Section 168(k) allows taxpayers to expense 100% of the cost of qualified assets bought and placed in service between September 28, 2017, and December 31, 2022. There is considerable overlap between the property eligible for the Section 179 and Section 168(k) expensing allowances.

Since 2002, the two allowances have been used primarily as tax incentives for stimulating the U.S. economy. Several studies have assessed the economic effects of the 30% and 50% bonus depreciation allowances from 2002 to 2004 and from 2008 to 2010. Their findings suggested that accelerated depreciation did affect investment in qualified assets, but that it was a relatively ineffective tool for stimulating the U.S. economy during periods of weak or negative growth.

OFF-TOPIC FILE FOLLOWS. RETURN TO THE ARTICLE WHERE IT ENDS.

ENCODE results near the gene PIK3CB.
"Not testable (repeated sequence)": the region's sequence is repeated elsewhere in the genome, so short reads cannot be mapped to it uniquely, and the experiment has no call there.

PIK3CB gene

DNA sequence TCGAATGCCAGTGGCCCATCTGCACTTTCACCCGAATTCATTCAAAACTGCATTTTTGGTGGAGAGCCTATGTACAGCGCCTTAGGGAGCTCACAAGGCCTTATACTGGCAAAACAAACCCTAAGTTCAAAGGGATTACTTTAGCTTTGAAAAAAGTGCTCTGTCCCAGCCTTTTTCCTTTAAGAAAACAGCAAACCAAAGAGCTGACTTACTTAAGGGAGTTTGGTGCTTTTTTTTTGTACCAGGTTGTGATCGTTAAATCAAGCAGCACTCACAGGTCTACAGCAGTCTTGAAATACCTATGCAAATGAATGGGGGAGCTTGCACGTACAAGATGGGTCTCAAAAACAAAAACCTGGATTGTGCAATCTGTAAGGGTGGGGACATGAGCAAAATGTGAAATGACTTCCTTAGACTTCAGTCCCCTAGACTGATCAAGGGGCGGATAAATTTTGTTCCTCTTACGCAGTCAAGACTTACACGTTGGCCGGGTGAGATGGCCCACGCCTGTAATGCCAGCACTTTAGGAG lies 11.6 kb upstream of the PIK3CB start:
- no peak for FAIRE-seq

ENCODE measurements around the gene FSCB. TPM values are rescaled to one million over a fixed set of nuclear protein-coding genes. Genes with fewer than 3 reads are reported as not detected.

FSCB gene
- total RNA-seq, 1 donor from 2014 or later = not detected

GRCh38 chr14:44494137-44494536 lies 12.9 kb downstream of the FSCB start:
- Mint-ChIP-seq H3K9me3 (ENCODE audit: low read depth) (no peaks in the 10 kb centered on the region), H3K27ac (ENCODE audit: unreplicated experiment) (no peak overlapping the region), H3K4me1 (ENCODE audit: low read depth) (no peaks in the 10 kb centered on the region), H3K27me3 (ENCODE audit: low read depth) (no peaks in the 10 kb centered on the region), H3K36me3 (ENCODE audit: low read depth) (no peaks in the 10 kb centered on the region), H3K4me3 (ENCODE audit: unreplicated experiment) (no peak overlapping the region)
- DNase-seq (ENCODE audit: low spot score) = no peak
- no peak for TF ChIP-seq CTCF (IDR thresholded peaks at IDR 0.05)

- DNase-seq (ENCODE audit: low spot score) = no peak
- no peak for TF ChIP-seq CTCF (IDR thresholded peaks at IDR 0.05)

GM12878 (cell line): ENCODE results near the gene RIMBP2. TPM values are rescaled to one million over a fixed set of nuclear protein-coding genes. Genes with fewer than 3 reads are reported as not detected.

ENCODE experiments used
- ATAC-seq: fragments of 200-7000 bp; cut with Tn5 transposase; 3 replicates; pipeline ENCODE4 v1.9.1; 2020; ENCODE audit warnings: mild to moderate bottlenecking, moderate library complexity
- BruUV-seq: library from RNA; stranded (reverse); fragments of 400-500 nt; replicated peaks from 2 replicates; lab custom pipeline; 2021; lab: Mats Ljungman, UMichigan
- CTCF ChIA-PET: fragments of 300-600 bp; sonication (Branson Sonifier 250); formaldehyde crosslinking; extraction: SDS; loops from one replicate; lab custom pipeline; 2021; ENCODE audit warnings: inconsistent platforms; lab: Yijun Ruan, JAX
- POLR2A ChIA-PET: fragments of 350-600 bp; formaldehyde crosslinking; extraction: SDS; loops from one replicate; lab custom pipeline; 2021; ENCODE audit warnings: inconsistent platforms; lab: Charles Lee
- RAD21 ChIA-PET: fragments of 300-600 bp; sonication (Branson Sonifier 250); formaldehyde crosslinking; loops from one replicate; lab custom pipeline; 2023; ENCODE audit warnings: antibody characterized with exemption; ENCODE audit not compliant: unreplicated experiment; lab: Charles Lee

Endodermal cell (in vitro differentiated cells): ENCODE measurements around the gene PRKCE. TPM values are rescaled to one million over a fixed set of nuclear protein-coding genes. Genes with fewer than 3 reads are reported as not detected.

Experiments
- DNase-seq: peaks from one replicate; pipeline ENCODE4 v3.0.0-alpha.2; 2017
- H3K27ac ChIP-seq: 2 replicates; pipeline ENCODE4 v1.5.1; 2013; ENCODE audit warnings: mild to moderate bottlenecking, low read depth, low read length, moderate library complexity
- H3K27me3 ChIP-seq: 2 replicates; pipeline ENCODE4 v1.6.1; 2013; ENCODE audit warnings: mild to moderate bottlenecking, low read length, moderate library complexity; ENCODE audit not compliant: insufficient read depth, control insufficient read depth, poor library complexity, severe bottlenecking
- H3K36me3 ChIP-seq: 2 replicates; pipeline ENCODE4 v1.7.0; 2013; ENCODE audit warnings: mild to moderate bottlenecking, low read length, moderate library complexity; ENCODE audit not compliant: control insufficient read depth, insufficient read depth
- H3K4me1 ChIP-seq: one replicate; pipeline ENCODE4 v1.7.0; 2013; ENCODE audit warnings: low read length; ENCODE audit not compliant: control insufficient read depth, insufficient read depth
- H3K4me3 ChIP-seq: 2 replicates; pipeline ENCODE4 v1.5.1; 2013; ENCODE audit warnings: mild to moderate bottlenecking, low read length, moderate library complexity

Available evidence also suggests that the expensing allowances have a moderate effect at best on the level and composition of business investment and its allocation among industries, the distribution of the federal tax burden among different income groups, and the cost of tax compliance for smaller firms. The allowances of course have advantages and disadvantages. On the one hand, an expensing allowance simplifies tax accounting, and a temporary allowance has the potential to stimulate increased business investment in favored assets in the short run by reducing the user cost of capital, increasing the cash flow of investing firms, and giving firms an incentive to make qualifying investments before the incentive expires. On the other hand, an expensing allowance is likely to interfere with an efficient allocation of capital among investment opportunities by diverting capital away from more productive uses with relatively low after-tax returns.